Album * Nine Inch Nails * Dystopian Soundtrack/ARG/What? * 2007
I don’t like writing about music. This is weird, because writing and music are two of my favorite things. I actively try and do the former, and appreciate but have no knack for the latter. Still, writing about something as visceral and of-the-moment as music seems strange, and comes unnaturally to me. The main issue is that when I’m listening to a song I don’t tend to focus on the lyrical content. Even when I’m rocking out in the car, I usually gloss over like 60% of the words of my favorite songs. I’m there for the sound, and the feelings they illicit. That’s the aspect I find difficult to write about without sounding like a confused mixture of a pretentious hipster and an amped-up fanboy (you can’t truly appreciate what Reznor is accomplishing on this track until that bass hits like aww yeah, boom! So good, etc.) Nevertheless, like the rest of modern media, there is a good deal of the apocalyptic spirit that musicians across genres express in their art. Sometimes that spirit is very subtle, found more in the sound than in the lyrical content. Other times, like with Year Zero, the music is quite literally an audio dystopia. As it happens, this particular album goes even further than just being a concept album. This is a whole weird thing that I will attempt to explain.
I’ve always thought that listening to Nine Inch Nails is like listening to the end of the world. That’s what attracted me to them in the 90’s, and why they continue to be one of my favorite bands after all these years. Yet prior to the release of Year Zero, what I was listening to was a very personal apocalypse. Albums like The Fragile are essentially the musical versions of one very talented man’s demons, fears, and regrets. I mean, you can go back to the first record (which is a legal adult now and I am also old) and listen to “Something I Can Never Have” if you’d like to have your heart broken. Nah, go ahead, I’ll wait. Okay, you’re back and bummed out, but let’s move on. This album marks a change in subject matter from being extremely personal in nature to engaging with much larger issues, largely political in nature. And because Trent Reznor seemingly doesn’t do anything half-assed, he went all out with the presentation of the album itself.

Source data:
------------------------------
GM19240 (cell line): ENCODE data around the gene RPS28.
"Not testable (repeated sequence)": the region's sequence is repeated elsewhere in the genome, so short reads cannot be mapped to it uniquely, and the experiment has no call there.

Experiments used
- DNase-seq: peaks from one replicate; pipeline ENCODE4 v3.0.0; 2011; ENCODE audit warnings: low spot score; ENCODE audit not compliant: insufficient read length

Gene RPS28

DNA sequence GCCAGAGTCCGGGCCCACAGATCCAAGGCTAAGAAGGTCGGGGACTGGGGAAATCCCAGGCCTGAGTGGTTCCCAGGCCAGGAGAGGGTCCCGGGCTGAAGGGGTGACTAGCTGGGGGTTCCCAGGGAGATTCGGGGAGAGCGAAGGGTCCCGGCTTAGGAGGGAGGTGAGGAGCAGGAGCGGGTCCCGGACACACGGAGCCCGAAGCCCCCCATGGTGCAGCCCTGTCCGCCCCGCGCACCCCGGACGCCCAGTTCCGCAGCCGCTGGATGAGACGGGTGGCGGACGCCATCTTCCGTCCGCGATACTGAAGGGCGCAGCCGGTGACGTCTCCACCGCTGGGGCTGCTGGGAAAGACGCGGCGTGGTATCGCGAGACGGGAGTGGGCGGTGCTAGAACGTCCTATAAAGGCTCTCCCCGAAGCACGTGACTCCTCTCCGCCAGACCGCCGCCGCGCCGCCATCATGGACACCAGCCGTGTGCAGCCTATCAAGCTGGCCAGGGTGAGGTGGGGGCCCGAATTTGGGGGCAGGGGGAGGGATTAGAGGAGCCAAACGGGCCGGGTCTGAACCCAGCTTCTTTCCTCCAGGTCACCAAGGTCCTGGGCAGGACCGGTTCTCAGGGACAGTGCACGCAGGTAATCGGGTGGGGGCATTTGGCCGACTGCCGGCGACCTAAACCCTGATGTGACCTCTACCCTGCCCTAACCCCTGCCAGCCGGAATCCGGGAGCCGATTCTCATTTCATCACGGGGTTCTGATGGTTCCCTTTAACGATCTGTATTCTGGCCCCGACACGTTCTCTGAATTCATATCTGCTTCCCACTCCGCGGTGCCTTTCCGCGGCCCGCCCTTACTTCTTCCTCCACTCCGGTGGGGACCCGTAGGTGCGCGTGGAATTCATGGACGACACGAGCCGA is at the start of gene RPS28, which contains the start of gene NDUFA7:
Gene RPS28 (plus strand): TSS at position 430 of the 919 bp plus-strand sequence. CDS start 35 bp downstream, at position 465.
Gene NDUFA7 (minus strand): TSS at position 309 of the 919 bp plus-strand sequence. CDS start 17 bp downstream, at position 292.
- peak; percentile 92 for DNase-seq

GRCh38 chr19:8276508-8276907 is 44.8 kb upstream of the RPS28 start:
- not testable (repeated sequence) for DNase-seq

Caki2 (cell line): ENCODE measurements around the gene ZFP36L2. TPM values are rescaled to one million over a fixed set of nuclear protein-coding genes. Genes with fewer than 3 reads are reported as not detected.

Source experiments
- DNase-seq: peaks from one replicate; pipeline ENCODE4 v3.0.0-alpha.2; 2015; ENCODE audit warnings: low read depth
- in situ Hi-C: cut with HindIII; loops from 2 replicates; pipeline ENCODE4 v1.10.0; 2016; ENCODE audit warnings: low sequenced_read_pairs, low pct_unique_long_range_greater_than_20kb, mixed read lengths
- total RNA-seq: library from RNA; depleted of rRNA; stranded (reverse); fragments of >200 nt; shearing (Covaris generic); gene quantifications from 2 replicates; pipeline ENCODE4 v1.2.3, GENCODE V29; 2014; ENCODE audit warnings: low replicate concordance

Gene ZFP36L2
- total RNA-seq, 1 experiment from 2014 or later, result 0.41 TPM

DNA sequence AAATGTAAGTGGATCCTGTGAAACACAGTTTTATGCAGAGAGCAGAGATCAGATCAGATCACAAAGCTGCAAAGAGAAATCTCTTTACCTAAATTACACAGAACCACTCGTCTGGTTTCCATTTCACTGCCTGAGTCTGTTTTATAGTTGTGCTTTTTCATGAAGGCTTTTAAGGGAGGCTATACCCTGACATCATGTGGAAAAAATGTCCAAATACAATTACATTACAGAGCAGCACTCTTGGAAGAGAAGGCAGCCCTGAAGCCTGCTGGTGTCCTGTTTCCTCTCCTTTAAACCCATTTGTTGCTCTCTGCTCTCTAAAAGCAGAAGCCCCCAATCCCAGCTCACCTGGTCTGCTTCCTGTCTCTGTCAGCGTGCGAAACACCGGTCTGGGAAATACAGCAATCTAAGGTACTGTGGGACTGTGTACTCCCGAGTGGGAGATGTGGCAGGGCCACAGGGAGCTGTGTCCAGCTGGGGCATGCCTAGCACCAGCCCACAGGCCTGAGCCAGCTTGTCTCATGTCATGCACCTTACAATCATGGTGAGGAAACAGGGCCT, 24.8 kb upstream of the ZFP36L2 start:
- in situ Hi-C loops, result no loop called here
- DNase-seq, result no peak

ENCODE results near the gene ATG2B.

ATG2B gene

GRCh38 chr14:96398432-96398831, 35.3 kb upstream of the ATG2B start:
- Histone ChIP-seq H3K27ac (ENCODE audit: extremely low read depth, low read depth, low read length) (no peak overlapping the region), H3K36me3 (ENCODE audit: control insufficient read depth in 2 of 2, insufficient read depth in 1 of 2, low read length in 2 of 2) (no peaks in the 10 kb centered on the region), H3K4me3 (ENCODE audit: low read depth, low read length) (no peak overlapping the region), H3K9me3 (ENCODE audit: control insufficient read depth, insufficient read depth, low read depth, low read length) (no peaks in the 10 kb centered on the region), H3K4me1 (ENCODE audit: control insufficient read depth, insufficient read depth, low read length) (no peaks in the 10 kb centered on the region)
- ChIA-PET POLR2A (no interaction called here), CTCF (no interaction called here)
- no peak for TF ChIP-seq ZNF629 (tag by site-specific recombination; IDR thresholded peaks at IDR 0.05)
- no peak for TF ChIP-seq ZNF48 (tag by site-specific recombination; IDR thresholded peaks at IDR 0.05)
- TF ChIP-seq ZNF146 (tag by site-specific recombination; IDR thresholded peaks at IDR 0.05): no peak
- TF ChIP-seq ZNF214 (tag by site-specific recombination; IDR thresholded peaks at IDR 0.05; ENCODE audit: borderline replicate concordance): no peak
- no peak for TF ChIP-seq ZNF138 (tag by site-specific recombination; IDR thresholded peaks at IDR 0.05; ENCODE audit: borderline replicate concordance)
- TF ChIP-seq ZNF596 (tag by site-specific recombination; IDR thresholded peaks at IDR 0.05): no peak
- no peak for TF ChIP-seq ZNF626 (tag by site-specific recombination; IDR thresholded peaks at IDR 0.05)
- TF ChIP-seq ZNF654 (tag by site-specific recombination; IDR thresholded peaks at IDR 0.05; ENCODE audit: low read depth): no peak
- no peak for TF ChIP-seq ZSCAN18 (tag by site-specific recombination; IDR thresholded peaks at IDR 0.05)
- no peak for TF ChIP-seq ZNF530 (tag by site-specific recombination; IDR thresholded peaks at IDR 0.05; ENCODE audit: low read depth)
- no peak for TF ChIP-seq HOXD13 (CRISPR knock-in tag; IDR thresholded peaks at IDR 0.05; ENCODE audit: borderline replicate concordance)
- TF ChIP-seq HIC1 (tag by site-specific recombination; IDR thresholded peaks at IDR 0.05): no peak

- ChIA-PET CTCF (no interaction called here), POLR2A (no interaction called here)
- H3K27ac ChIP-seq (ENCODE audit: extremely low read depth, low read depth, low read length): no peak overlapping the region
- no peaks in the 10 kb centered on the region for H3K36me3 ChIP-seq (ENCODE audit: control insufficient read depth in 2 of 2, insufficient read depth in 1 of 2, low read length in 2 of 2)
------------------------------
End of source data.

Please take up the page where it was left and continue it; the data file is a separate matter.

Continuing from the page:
Not content to just release an album, Reznor turned Year Zero into a whole big thing. Sorry for being imprecise, but what he managed to do with world-building and storytelling within the context of an album release is as impressive as it is audacious and weird. At the most basic level, Year Zero started out as an ARG (or an alternative reality game) which is a de-centralized game presented as an alternate reality. Basically, clues are left in the real world which draw inquisitive and tenacious fans into the larger fiction laid out by the author, in this case Reznor and his writing partner Rob Sheridan. The initial clue in this ARG was a t-shirt. On the back of Nine Inch Nails tour shirts, certain words were highlighted. Turns out they spelled out the address to a website, which was the way into all of this madness. Later, at various concerts, USB drives were left with “leaked” songs and other aspects of the fiction. Eventually a few of the more dedicated and active fans (via various forums, e-mails, and phone numbers set up for the game) were selected and they were treated to some live-action role-playing before Nine Inch Nails performed the new album live. So, marketing.
Yet to just dismiss the whole thing as a marketing gimmick is unfair to the album itself, and to the concept as a whole. Art and commerce are not mutually exclusive, and the only reason you’ve ever even heard of Nine Inch Nails is because Reznor is a crazy person and has pursued both sides with equal tenacity. Sometimes the commercial aspect bums me out, like when I heard one of my all-time favorite songs being used to promote The Avengers, but whatever. The problem now is trying to access all of that peripheral information to set up the context of the songs themselves. The original websites that were created to provide that extra context for the music are gone, and simply redirect you to the marketing company responsible. All the information I’ve been able to glean (and to be honest, I’m not digging super deep into the digital ether) is from the NinWiki, which does a pretty good job of laying out the essentials. Basically Year Zero is the story of a near-future dystopia created by a police state grown from corrupt corporations, a complicit government, and an equally corrupt evangelical church. There are a number of drugs that have been introduced to society to either facilitate the take-over or to maintain their hold on it. Of course there is a resistance dedicated to freedom and truth. There might also be an alien?